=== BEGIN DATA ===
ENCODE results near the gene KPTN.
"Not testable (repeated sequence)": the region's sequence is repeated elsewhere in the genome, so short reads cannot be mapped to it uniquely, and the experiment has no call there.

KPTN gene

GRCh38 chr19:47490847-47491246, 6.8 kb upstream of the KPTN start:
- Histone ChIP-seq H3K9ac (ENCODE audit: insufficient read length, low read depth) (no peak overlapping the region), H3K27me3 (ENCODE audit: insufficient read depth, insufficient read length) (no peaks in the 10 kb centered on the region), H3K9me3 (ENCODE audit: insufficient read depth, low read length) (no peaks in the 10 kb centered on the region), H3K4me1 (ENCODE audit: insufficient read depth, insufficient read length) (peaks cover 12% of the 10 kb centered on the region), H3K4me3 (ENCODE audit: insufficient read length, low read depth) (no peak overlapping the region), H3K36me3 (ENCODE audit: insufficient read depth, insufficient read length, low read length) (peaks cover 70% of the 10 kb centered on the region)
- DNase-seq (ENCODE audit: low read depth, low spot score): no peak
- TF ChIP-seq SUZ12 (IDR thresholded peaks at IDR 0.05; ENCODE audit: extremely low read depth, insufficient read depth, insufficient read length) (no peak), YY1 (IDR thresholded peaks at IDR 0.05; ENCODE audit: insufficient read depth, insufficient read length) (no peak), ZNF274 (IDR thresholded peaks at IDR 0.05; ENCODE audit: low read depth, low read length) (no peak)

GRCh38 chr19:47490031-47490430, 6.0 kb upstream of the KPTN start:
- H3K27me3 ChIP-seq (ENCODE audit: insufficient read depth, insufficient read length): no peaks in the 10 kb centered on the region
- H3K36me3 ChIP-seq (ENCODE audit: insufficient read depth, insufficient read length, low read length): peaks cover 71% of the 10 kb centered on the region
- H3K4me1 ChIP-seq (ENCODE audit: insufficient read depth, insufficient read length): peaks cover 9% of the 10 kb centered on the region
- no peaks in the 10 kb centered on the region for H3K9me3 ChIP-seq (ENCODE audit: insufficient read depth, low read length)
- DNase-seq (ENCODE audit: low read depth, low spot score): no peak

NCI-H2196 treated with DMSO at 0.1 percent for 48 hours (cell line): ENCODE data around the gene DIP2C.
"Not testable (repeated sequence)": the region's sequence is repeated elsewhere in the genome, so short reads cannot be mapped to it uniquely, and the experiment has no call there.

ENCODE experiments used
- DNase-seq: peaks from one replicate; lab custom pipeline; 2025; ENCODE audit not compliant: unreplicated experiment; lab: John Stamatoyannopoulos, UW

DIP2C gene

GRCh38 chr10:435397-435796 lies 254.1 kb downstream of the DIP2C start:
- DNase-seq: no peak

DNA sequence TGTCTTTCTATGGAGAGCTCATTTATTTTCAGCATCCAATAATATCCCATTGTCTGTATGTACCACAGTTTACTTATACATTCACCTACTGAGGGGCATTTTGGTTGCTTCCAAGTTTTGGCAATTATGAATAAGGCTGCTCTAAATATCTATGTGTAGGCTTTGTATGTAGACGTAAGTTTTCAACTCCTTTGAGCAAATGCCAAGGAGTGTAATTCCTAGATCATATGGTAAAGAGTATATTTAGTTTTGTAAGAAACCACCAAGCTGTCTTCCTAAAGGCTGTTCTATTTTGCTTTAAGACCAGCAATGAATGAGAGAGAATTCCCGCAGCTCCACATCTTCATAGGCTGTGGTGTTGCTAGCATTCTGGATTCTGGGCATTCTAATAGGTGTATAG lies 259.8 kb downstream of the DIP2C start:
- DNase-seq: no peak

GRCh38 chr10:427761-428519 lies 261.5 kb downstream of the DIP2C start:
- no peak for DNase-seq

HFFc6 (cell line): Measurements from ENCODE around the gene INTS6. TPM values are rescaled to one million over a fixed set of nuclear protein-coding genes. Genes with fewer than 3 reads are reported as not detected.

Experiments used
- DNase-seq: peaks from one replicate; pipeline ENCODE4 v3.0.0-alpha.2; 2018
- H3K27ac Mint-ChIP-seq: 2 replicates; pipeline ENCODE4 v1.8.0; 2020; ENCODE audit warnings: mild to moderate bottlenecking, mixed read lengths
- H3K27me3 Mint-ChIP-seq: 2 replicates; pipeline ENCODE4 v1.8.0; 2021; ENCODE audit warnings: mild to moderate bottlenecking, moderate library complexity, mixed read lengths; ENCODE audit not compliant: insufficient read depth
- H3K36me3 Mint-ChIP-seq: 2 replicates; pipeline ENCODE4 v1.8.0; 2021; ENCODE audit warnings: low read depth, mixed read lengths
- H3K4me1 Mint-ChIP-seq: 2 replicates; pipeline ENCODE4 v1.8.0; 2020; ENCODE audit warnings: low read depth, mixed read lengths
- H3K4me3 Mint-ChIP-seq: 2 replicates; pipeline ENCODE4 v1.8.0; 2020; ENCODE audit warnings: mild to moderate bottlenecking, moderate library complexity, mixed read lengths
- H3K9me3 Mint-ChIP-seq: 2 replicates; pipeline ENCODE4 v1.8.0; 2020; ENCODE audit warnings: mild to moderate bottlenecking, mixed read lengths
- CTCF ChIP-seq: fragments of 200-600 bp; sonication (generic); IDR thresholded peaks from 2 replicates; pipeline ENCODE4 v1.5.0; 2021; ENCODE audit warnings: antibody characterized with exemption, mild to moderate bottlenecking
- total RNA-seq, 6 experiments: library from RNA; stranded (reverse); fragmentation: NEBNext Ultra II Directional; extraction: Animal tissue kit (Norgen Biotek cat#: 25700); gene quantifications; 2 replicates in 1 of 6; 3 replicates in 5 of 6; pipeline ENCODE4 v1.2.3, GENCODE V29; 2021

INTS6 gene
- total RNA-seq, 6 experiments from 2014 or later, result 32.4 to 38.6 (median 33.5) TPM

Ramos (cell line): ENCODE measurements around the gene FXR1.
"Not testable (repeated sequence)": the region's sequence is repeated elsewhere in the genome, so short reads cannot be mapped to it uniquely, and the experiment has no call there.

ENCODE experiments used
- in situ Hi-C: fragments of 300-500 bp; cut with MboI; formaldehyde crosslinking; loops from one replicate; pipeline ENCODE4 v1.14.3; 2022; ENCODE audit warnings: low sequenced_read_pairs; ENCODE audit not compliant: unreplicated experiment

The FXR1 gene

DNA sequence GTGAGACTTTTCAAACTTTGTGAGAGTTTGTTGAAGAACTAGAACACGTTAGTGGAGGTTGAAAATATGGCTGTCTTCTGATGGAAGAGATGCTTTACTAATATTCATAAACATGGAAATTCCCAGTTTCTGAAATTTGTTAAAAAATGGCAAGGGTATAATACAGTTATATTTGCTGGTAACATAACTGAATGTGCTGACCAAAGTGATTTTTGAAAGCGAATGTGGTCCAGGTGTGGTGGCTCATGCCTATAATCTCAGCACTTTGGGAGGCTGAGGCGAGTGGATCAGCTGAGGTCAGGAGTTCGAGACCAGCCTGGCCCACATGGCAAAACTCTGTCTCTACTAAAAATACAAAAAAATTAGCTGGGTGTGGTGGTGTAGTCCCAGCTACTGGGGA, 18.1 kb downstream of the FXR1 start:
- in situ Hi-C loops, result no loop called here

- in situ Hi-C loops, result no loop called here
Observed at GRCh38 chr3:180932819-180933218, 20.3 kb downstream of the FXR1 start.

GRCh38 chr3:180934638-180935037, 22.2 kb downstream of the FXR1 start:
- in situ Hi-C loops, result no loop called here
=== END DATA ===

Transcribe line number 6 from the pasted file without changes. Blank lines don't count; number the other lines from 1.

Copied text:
- DNase-seq (ENCODE audit: low read depth, low spot score): no peak